The monster slow smoked beef short rib with sweet potato fries

Porkchop on Randolph, Come for the Food Stay for the Whiskey

Porkchop restaurant and bar opened in 2011 on Chicago’s Randolph Street. Since then, Porkchop’s founder Jovanis Bouargoub has opened a total of seven Chicago area BBQ restaurants. His most recent location opened in Glenwood last January. But you’re reading a Bourbon blog. What does this BBQ restaurant have to do with Bourbon? A hell of a lot as it turns out. Porkchop pours over 100 whiskeys ranging from scotches and Irish whiskys, to yes Bourbon. They offer eight different whiskey flights with whiskey as the top selling spirit at their original Randolph location.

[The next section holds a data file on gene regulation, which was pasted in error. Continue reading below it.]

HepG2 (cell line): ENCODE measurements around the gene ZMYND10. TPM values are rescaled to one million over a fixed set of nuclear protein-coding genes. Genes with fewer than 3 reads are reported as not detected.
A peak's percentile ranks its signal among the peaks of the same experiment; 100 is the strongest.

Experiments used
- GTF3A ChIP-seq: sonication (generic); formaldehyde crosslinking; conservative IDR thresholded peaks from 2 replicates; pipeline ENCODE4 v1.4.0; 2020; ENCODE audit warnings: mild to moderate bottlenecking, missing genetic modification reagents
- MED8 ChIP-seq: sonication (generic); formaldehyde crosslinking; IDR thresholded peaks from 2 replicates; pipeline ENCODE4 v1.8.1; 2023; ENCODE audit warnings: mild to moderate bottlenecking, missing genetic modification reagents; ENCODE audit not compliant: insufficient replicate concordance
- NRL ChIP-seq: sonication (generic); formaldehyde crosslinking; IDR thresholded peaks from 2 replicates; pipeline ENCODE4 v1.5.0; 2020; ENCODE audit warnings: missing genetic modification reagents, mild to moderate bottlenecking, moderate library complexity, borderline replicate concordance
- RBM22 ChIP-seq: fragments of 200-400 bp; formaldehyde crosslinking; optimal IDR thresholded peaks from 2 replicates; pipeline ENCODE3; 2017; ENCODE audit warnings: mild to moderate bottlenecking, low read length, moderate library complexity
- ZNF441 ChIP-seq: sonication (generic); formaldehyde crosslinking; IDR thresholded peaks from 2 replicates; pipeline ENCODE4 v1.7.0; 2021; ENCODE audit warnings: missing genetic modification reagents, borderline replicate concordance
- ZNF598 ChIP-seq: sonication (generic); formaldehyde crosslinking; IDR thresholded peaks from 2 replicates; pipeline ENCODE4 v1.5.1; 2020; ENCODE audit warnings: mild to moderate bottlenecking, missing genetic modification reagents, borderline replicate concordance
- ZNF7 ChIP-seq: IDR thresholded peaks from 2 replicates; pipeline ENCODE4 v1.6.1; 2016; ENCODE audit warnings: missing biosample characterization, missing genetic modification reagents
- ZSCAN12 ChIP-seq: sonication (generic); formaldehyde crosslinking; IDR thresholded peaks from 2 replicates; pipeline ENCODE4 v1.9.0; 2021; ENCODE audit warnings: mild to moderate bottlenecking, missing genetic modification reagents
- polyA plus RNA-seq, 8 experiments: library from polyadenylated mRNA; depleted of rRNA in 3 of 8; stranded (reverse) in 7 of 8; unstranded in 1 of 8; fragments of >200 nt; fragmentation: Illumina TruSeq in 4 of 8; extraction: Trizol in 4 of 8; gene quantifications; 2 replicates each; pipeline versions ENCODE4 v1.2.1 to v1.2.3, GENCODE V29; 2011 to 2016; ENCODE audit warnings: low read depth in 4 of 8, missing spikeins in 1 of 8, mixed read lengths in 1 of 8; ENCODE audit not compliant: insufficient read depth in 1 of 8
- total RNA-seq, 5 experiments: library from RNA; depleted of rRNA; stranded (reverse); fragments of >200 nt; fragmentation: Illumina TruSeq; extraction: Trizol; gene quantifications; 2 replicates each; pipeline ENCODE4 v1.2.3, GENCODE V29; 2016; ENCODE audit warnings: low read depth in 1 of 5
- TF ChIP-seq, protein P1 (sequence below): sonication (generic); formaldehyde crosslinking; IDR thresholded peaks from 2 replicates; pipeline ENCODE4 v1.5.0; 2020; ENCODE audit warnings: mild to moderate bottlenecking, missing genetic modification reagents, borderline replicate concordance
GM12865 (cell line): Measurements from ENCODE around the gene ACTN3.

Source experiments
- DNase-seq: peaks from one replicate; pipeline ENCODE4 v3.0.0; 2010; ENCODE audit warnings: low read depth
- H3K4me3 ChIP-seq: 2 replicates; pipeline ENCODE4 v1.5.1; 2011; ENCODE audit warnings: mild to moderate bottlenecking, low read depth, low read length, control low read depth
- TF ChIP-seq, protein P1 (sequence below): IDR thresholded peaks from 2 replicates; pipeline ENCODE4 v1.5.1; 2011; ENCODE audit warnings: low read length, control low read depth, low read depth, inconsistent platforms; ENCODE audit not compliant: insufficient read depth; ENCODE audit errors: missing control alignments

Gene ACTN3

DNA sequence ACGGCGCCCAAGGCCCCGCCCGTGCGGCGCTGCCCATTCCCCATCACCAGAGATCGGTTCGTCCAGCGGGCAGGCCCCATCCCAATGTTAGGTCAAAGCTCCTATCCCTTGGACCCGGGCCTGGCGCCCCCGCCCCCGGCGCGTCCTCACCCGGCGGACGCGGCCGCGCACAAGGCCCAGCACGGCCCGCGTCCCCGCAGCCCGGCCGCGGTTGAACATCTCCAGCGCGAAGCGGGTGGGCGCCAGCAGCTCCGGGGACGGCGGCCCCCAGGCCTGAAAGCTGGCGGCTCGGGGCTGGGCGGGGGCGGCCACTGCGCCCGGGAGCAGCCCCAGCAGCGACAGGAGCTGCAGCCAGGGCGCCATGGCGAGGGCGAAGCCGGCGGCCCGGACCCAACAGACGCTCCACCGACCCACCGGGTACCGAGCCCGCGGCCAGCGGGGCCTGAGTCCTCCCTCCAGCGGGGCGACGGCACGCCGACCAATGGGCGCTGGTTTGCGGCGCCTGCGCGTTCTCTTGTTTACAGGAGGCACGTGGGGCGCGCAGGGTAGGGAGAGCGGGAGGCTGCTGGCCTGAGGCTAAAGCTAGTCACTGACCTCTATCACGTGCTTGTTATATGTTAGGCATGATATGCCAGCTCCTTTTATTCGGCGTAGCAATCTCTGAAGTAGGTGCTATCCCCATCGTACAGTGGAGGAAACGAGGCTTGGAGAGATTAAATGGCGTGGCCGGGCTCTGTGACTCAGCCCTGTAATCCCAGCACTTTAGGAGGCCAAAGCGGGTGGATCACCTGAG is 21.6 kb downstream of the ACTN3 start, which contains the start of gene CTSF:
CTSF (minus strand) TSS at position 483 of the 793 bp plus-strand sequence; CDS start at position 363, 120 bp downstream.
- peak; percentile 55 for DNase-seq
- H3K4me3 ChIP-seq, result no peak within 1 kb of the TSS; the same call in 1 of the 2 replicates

Jovanis Bouargoub pouring us a bourbon
Jovanis Bouargoub pouring us a bourbon

 

Last week we sat down with Jovanis at Porkchop on Randolph. We learned why he got into the restaurant business, what drives him, his alcohol of choice, and what’s in store for the future of his dining empire. After moving to Washington DC from Paris, Jovanis worked just about every position in various restaurants. He was a busboy, a server, and a bartender. While in DC he saw winter in Chicago on TV and fell in love with the city. His dream when he moved to Chicago was to open a restaurant on the well known Randolph Street “Restaurant Row”. He says he’s currently living his dream. Running his Randolph Porkchop location and six other restaurants with at least four more in the works over the next year.

 

Porkchop's one of a kind "saw wall"
Porkchop’s one of a kind “saw wall”